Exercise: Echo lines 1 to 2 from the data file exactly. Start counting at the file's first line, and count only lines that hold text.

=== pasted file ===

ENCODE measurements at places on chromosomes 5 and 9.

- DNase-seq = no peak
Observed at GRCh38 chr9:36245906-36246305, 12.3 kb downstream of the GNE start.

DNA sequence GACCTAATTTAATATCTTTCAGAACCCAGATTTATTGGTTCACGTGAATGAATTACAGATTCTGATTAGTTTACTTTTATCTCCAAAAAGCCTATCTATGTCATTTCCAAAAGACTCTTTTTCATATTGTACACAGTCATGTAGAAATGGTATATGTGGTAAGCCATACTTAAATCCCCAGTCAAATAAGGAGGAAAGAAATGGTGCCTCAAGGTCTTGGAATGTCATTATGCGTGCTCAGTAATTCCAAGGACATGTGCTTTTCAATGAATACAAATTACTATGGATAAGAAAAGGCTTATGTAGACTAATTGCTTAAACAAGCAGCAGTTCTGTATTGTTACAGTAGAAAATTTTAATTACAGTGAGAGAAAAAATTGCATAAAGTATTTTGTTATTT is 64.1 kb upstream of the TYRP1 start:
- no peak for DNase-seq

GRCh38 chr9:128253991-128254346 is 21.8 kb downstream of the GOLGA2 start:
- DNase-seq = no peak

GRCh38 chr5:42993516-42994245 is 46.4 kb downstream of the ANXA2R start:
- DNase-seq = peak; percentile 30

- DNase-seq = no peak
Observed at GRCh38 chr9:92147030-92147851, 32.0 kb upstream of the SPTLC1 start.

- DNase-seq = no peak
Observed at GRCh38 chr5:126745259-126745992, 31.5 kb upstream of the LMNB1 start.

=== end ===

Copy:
ENCODE measurements at places on chromosomes 5 and 9.

- DNase-seq = no peak